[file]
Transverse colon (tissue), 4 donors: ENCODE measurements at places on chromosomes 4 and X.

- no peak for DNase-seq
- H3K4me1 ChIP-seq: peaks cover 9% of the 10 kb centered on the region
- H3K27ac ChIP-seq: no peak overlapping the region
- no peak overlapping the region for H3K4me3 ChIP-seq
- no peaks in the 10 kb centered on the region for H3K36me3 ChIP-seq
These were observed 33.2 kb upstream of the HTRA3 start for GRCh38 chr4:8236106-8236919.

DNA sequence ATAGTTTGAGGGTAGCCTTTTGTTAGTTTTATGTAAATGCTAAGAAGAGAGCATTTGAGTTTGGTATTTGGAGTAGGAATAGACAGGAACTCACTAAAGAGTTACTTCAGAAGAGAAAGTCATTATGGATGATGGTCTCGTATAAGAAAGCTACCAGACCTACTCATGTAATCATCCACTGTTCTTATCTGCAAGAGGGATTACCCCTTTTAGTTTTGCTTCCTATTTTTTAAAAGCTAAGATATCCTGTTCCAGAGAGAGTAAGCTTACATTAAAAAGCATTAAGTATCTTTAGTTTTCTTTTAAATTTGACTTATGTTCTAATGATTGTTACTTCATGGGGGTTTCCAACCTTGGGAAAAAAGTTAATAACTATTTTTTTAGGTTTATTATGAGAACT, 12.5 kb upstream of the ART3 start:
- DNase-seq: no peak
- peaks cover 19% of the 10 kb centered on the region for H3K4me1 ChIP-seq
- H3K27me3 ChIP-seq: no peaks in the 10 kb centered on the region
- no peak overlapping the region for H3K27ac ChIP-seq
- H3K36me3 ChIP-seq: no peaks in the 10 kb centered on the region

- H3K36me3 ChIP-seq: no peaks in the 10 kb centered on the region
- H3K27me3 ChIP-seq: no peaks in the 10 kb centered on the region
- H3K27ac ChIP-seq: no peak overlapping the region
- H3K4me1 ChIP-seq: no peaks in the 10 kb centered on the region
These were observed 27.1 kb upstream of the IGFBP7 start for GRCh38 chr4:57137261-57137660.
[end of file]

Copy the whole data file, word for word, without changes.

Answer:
Transverse colon (tissue), 4 donors: ENCODE measurements at places on chromosomes 4 and X.

- no peak for DNase-seq
- H3K4me1 ChIP-seq: peaks cover 9% of the 10 kb centered on the region
- H3K27ac ChIP-seq: no peak overlapping the region
- no peak overlapping the region for H3K4me3 ChIP-seq
- no peaks in the 10 kb centered on the region for H3K36me3 ChIP-seq
These were observed 33.2 kb upstream of the HTRA3 start for GRCh38 chr4:8236106-8236919.

DNA sequence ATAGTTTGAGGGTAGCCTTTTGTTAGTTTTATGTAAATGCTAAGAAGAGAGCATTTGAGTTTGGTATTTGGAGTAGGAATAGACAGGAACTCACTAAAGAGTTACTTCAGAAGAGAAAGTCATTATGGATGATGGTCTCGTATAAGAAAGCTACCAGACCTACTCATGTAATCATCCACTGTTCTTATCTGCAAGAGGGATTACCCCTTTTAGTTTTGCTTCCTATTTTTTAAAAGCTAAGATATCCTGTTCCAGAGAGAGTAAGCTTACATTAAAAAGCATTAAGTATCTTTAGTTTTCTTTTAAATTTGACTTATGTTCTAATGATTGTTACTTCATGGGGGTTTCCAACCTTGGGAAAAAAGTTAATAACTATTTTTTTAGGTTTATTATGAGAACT, 12.5 kb upstream of the ART3 start:
- DNase-seq: no peak
- peaks cover 19% of the 10 kb centered on the region for H3K4me1 ChIP-seq
- H3K27me3 ChIP-seq: no peaks in the 10 kb centered on the region
- no peak overlapping the region for H3K27ac ChIP-seq
- H3K36me3 ChIP-seq: no peaks in the 10 kb centered on the region

- H3K36me3 ChIP-seq: no peaks in the 10 kb centered on the region
- H3K27me3 ChIP-seq: no peaks in the 10 kb centered on the region
- H3K27ac ChIP-seq: no peak overlapping the region
- H3K4me1 ChIP-seq: no peaks in the 10 kb centered on the region
These were observed 27.1 kb upstream of the IGFBP7 start for GRCh38 chr4:57137261-57137660.